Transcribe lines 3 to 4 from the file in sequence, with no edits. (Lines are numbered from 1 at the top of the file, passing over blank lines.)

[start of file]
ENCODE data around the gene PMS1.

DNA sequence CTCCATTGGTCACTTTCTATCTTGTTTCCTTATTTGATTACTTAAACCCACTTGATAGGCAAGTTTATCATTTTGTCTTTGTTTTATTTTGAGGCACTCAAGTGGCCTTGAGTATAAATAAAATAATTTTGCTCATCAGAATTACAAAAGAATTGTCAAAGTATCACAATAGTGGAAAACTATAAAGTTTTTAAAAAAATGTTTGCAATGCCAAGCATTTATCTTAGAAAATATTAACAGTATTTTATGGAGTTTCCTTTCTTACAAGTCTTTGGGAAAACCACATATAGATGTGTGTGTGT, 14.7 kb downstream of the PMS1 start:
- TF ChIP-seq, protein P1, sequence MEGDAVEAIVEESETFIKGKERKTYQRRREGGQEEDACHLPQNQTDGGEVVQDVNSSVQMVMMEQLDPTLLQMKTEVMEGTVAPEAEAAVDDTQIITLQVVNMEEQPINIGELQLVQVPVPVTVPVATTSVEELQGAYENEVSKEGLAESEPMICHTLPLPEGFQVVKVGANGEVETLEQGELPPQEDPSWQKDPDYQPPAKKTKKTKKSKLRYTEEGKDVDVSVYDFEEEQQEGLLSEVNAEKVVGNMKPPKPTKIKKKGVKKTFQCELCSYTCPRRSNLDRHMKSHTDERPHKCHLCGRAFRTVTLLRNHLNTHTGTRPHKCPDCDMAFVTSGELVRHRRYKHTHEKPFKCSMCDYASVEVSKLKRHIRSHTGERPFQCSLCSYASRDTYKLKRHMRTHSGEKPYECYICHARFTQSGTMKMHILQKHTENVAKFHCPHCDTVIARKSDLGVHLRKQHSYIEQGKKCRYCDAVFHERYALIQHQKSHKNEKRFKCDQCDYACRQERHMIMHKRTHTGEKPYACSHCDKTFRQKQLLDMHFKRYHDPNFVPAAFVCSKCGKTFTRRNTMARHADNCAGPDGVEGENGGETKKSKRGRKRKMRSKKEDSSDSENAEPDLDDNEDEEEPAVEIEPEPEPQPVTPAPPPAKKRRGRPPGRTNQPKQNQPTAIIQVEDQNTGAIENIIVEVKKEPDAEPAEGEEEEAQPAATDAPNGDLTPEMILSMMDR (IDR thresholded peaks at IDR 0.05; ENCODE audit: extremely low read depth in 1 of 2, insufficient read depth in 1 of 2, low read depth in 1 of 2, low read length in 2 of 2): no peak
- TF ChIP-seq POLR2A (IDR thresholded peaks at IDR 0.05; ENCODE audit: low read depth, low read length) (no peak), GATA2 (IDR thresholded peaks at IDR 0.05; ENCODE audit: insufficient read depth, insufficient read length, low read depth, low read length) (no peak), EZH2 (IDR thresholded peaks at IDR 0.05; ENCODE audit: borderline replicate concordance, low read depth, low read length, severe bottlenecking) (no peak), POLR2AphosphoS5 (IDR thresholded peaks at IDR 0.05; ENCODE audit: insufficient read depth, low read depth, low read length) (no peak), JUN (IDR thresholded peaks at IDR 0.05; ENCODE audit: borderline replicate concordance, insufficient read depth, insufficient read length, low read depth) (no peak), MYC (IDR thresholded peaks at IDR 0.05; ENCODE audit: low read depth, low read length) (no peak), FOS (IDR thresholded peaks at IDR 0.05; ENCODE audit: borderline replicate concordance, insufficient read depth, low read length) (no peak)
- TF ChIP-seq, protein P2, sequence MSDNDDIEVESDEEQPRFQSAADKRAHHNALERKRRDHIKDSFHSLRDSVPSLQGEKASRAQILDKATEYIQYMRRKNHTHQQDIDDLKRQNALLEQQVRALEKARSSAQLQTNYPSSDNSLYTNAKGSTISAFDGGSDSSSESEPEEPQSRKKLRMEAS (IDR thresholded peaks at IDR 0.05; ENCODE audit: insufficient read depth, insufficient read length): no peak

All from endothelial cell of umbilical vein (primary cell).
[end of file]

- TF ChIP-seq, protein P1, sequence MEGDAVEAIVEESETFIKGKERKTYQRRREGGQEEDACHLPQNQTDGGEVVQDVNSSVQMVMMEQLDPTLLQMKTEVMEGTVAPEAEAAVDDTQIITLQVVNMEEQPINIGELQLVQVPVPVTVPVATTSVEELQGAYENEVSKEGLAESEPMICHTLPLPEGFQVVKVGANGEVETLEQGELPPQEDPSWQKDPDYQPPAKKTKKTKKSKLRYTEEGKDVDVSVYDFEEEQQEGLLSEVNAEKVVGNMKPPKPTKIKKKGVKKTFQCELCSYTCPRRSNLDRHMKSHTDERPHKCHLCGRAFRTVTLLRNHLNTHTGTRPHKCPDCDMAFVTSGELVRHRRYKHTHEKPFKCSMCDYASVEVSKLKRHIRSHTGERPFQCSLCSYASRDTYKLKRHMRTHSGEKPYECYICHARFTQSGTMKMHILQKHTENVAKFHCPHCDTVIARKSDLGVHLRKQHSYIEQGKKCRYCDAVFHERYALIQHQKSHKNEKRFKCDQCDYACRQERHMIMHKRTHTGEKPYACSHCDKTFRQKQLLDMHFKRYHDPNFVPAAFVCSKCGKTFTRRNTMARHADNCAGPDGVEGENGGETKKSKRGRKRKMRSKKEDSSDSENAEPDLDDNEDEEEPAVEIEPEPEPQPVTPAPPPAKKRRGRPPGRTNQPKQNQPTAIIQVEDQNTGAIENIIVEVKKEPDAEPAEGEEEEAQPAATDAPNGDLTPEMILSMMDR (IDR thresholded peaks at IDR 0.05; ENCODE audit: extremely low read depth in 1 of 2, insufficient read depth in 1 of 2, low read depth in 1 of 2, low read length in 2 of 2): no peak
- TF ChIP-seq POLR2A (IDR thresholded peaks at IDR 0.05; ENCODE audit: low read depth, low read length) (no peak), GATA2 (IDR thresholded peaks at IDR 0.05; ENCODE audit: insufficient read depth, insufficient read length, low read depth, low read length) (no peak), EZH2 (IDR thresholded peaks at IDR 0.05; ENCODE audit: borderline replicate concordance, low read depth, low read length, severe bottlenecking) (no peak), POLR2AphosphoS5 (IDR thresholded peaks at IDR 0.05; ENCODE audit: insufficient read depth, low read depth, low read length) (no peak), JUN (IDR thresholded peaks at IDR 0.05; ENCODE audit: borderline replicate concordance, insufficient read depth, insufficient read length, low read depth) (no peak), MYC (IDR thresholded peaks at IDR 0.05; ENCODE audit: low read depth, low read length) (no peak), FOS (IDR thresholded peaks at IDR 0.05; ENCODE audit: borderline replicate concordance, insufficient read depth, low read length) (no peak)